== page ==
Ian Fleming was an average looking man with an ordinary physique. What he lacked physically he made up for with exceptional intelligence, wit, taste and talent for storytelling. From a privileged upbringing, he became a British naval intelligence officer (though not with assignments as intense as a 00 agent’s) and then a journalist. When he created the character of James Bond for his first novel (Casino Royale, 1953), Fleming essentially created an idealized version of himself: the man every women wanted to be with and every man wanted to be.

Ian Fleming at his desk in his study (1958).

International filmgoing audiences first met Bond in Dr. No in 1962, gambling at Le Circle at Les Ambassadeurs impeccably dressed in a bespoke midnight navy dinner jacket with a shawl collar and turn-back cuffs in black barathea. It was the definitive introductory moment where a gorgeous Sean Connery first uttered what would become the character’s signature statement: “Bond. James Bond.”

Audience's very first glimpse of Sean Connery as Bond in Dr. No in 1962.
Audience’s very first glimpse of Sean Connery as Bond in Dr. No in 1962.

Since then, audiences worldwide have been enthralled with this idea of an unusually attractive man whose job is to travel throughout the globe to solve problems, fight bad guys and save the day, occasionally finding time for a vodka martini and a beautiful woman in a stunning hotel suite. He does it all for King and country with the quintessence of refined masculine elegance in exquisite custom suits and beautiful luxury watches along with the best tech and cars that Q Branch can dream up. What boy upon first exposure to Bond wouldn’t want to be this guy?

Like many Generation-Xers, my first Bond movie experience was during the Roger Moore era. I think it was The Spy Who Loved Me in 1977. I loved it, but I wasn’t as obsessed as I would become when we got a Betamax and my dad rented Thunderball. “Holy shit,” I thought to my ten year old self. I finally understood what everyone was talking about when they said the Sean Connery movies were better. Once dad sensed my budding obsession, he eventually bought Beta copies of Dr. No, From Russia with Love, Goldfinger, You Only Live Twice and Diamonds Are Forever. (Being a red-blooded American male who was in his 20s and early 30s during the 1960s, dad loved watching them, too.)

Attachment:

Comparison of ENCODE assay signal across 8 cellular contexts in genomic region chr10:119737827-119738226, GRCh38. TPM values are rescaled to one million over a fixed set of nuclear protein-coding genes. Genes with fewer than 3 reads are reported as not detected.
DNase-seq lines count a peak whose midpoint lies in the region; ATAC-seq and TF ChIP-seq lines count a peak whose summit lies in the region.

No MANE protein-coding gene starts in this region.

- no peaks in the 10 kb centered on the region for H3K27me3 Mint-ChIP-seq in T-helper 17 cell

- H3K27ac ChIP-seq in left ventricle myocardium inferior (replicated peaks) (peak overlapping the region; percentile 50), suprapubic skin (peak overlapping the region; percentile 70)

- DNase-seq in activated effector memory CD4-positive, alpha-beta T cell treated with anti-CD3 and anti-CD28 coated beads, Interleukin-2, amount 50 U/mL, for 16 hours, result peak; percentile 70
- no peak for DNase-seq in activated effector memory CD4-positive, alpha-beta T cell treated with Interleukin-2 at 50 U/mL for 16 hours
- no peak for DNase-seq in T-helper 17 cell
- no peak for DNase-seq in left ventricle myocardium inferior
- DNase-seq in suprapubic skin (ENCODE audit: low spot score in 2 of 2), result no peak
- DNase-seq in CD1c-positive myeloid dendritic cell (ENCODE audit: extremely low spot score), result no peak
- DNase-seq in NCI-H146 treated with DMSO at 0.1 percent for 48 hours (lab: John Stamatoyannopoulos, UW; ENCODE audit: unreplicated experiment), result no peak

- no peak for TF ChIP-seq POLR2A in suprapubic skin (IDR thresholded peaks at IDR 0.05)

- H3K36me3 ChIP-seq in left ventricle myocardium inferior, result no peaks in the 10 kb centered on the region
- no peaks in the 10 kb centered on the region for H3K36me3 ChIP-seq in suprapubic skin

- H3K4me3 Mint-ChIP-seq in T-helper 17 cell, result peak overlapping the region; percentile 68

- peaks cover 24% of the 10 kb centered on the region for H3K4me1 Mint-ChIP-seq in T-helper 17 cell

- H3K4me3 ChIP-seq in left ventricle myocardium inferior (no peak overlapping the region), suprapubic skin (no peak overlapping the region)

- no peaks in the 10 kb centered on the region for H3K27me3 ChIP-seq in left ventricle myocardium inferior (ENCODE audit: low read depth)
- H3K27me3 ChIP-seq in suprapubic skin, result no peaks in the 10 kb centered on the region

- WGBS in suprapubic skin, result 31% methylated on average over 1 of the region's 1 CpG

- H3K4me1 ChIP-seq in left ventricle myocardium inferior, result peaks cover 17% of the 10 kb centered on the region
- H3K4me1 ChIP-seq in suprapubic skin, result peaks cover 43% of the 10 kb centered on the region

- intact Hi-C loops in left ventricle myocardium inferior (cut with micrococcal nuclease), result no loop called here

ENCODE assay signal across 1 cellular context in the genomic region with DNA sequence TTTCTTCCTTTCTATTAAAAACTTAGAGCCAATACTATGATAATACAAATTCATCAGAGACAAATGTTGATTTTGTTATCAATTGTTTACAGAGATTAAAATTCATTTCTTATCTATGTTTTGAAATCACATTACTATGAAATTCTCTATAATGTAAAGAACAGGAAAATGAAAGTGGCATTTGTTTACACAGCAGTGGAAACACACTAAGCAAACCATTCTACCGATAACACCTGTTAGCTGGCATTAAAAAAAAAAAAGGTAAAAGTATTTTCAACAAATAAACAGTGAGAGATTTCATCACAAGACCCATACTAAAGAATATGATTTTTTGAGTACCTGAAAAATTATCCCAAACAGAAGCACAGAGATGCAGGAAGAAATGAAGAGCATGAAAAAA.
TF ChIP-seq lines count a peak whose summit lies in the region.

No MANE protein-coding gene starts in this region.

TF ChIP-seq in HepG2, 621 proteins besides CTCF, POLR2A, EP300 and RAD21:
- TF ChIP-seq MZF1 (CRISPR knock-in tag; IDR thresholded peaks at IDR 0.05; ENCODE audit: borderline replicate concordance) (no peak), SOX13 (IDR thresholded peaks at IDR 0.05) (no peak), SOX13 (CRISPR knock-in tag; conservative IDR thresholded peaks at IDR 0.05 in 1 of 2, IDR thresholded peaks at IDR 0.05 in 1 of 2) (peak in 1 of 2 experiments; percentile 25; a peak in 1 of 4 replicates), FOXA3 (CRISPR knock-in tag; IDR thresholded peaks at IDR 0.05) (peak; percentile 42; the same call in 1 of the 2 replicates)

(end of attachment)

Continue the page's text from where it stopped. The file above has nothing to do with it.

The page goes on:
From a quiet Cleveland suburb, I got a technicolor glimpse at an intriguing, exotic and stylish universe. The clothes, the sets, the furniture, the locations, the design… I took it all in and was very interested. In fact, it might have been the Bond series that first ignited my interest in tailored clothing.

One of the things that has always appealed to me about the Bond image is that it is one of razor-sharp efficiency. It’s getting the job done and, of course, looking good doing it. It’s about attention to detail and the importance of aesthetics without distracting or drawing unwanted attention. It’s about a quiet, stealthy elegance. Impeccable but never fussy.